No, I’m not a master prognosticator. I just color my memories with the best of times.

 

Friday’s Theme Music

Just riding the day this morning, surfin’ the news and the web, maintaining my balance, trying not to wipe out and crash.

From that, yeah, “Surfin’ Safari” by the Beach Boys (1962) plunged into my mental musical stream. It came out when I was six. Don’t know when I first heard it. Simple lyrics, etc., so it was easy to learn and memorable. Today, it seems like music from a kinder era. But then, I peruse my limited memory of U.S. history at time, refreshing myself with, oh, yeah, those protests against that war, and that war, itself, and that cold war, and an assassination the next year, and the air pollution.

So, back to surfin’ the wave of the day, trying not to wipe out.

Monday’s Theme Music

West coast. We wake up to news of stock market plunges, oil price wars, cancellations, and falling gas prices. They’re talking about $2 a gallon gas in Florida as a real possibility, ignoring that falling demand drives that price.

COVID 19 cases are up in Oregon. As other governors have done in other states, Governor Brown declared a state of emergency this week as they scramble have people tested and monitor the situation.

Amidst all of this (and my dreams) one song popped into the stream and stayed:  “Give Me Love (Give Me Peace on Earth)” by George Harrison, 1973. I chose the video from a concert that celebrated George, with Jeff Lynne (ELO) singing.

The Stock Market

There was a 2,000 point dip in the stock market (yeah, that’s a fun dip, innit) earlier this week. President Trump was quick to step forward with his insights.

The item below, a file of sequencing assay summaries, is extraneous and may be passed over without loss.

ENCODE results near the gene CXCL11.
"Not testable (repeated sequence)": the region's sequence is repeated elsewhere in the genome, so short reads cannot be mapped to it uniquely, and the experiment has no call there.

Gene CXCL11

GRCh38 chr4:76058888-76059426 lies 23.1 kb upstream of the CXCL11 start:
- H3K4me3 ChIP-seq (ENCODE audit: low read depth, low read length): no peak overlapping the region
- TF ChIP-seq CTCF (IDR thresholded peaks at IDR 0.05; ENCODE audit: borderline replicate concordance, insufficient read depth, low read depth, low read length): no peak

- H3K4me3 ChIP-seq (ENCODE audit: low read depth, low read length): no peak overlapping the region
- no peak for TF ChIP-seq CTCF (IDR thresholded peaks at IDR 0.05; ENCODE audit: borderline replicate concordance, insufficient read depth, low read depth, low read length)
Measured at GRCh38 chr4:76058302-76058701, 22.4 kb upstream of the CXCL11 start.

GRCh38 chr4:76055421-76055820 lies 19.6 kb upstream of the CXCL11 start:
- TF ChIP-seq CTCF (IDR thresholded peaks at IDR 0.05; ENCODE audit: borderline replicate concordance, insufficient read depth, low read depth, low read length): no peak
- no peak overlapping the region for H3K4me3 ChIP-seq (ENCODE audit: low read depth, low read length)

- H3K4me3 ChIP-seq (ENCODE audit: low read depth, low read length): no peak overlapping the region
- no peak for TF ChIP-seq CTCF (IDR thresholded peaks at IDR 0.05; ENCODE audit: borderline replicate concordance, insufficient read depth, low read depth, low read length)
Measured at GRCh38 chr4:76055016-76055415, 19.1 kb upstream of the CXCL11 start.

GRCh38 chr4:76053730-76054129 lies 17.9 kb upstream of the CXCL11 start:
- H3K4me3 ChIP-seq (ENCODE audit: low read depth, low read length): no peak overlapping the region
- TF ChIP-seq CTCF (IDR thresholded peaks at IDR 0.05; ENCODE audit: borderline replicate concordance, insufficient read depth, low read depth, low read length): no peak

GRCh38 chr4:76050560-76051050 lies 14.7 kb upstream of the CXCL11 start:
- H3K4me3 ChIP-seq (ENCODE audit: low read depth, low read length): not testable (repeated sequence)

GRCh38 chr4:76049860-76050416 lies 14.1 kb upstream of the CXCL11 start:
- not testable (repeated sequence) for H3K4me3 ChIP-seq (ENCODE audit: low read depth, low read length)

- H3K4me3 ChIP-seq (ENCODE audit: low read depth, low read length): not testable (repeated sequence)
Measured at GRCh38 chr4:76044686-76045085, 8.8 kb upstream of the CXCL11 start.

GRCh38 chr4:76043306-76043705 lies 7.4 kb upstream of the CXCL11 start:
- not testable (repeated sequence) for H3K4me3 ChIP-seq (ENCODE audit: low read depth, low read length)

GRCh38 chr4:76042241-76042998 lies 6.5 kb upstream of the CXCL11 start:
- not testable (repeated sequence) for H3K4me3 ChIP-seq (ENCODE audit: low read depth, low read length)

“I think the financial markets are very upset when they look at the Democrat candidates standing on that stage, making fools out of themselves, and they say, ‘If we ever have a president like this,’” Trump said, referring to the most recent Democratic presidential debate held in South Carolina. “When they look at the statements made by the people standing behind those podiums, I think that has a huge effect.”

h/t to Vox.com

Trump made those comments on Wednesday, Feb. 26, 2020. The Democratic debate was the previous night. As others pointed out, the stock market posted their losses and closed on Monday and Tuesday before the debate.

Let’s ignore that the debate happened after the losses. Trump seems to have a poor view of people trading on the stock exchange. He’s essentially suggesting that they’re so ignorant and weak-willed that a debate between the Democratic candidates to be POTUS would worry those traders and send stocks plunging.

The second aspect of it is that he’s discounting his own ability to affect the stock market. He’s in charge, but he thinks this debate between candidates to be the nominee has greater influence than him.

Wow. Talk about a lack of confidence, and high levels of desperation.

What most analysts (and non-analysts) believe is that the spreading coronavirus is affecting supply chains, travel, and productivity. They worry that a spreading virus (here’s a nifty site where you can track it) and the threat of greater quarantines and less travel will affect companies’ profitability. They base this on companies like Apple and Pepsico already warning that the coronavirus is negatively affecting their earnings, that they’re playing soccer games in empty stadiums in Italy, that the 2020 Olympics in Tokyo is in danger of being cancelled, and that Delta Airline slashed flights to and from South Korea this week. With travel down, tourism will drop. So will consumer spending. It’s all connected.

President Trump doesn’t believe any of that, of course. He’d rather escape responsibility for anything bad that happens while he’s POTUS. So much easier to blame others.